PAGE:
I keep thinking about what Julie Kliegman, copy chief at Sports Illustrated, told me in an interview on the Burn It All Down podcast last week, when I asked her about the lack of urgency to the opposition of transgender sports bans sweeping the nation:
I think with sports it's a little bit tricky because everyone feels like it's kind of…I mean, not to put words in anybody's mouth specifically, but sports are seen as lowbrow or frivolous or unimportant. But that couldn't be further from the truth, because as Chris Mosier, a trans athlete and activist himself, told me, these bans are about erasing trans people from everyday life. And so they need to be taken really seriously.
Here are a few resources my friend and BIAD co-host Jessica Luther compiled to help trans kids in Texas:
This intro ended up being far longer than intended due to the current events, but I’m still going to cover the basics of the Lia Thomas story in this newsletter, because it’s important.
Okay, friends. Let’s do this.
Rights in Reverse, pt. 1: The race to stop Lia Thomas
Last weekend at the Ivy League championships, University of Pennsylvania swimmer Lia Thomas won the 200-yard freestyle, the 500-yard freestyle, the 100-yard freestyle, and the 400-yard freestyle relay. She was the only swimmer at the meet to win three individual events, and in the process, she captured two Ivy League records and three Blodgett Pool records.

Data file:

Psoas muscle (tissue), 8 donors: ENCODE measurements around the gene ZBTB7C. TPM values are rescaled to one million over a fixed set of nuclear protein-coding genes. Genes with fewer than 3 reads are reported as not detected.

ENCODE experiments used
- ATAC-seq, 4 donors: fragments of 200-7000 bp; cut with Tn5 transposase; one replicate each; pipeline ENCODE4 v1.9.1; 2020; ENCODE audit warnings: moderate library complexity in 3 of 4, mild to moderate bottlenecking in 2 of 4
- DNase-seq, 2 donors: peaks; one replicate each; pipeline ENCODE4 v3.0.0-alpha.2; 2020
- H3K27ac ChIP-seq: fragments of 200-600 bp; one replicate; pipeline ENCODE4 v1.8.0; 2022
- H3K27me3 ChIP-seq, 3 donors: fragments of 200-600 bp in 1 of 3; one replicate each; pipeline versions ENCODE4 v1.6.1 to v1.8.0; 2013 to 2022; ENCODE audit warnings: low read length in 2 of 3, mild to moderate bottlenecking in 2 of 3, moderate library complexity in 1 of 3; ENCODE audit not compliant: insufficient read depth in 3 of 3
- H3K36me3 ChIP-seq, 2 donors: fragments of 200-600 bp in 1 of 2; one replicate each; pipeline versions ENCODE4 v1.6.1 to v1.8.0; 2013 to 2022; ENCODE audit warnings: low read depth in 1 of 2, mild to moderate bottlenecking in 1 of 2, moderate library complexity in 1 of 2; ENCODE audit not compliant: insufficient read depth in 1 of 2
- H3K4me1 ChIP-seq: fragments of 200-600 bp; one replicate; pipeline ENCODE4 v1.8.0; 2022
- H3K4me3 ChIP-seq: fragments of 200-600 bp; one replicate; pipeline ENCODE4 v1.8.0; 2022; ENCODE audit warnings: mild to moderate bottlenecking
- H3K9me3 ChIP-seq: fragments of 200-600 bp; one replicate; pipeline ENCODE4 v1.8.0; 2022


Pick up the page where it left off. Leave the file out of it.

The results generated coverage across the country, though much of it wasn’t celebratory; rather it was full of the same pearl-clutching, panic-inducing, fire-stoking rhetoric that has followed every successful Thomas swim over the past few months.
That’s because Thomas is a transgender woman, and transgender women succeeding in women’s sports are treated as a threat, not a triumph. And, at the risk of alliteration overload, that is truly a travesty.
Today we’re going to get to know Thomas and examine the frenzied efforts over the past couple of months to stop her from competing.
Who is Lia Thomas?
Lia Thomas is a very good swimmer! She swam for the University of Pennsylvania men’s team in 2018 and 2019, began medically transitioning in 2019, and in 2021, after about two and a half years of hormone replacement therapy, she began swimming on the Penn women’s team. Her times have gotten slower since undergoing hormone replacement therapy, which is to be expected.
Last December in an interview on the SwimSwam podcast — one of the few public interviews Thomas has given, and as far as I know, the most recent — she discussed her journey over the past few years.
“I first realized I was trans the summer before, in 2018,” Thomas told SwimSwam. “There was a lot of uncertainty, I didn’t know what I would be able to do, if I would be able to keep swimming. And so, I decided to swim out the 2018-2019 year as a man, without coming out, and that caused a lot of distress to me.